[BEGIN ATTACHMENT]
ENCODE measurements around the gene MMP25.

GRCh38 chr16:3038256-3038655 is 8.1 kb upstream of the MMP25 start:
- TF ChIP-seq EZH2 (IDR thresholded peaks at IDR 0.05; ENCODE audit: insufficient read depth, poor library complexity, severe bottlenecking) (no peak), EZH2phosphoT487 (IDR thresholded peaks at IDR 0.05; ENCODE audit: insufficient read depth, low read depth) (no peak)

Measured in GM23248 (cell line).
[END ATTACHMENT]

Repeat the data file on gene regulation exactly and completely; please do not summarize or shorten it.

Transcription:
ENCODE measurements around the gene MMP25.

GRCh38 chr16:3038256-3038655 is 8.1 kb upstream of the MMP25 start:
- TF ChIP-seq EZH2 (IDR thresholded peaks at IDR 0.05; ENCODE audit: insufficient read depth, poor library complexity, severe bottlenecking) (no peak), EZH2phosphoT487 (IDR thresholded peaks at IDR 0.05; ENCODE audit: insufficient read depth, low read depth) (no peak)

Measured in GM23248 (cell line).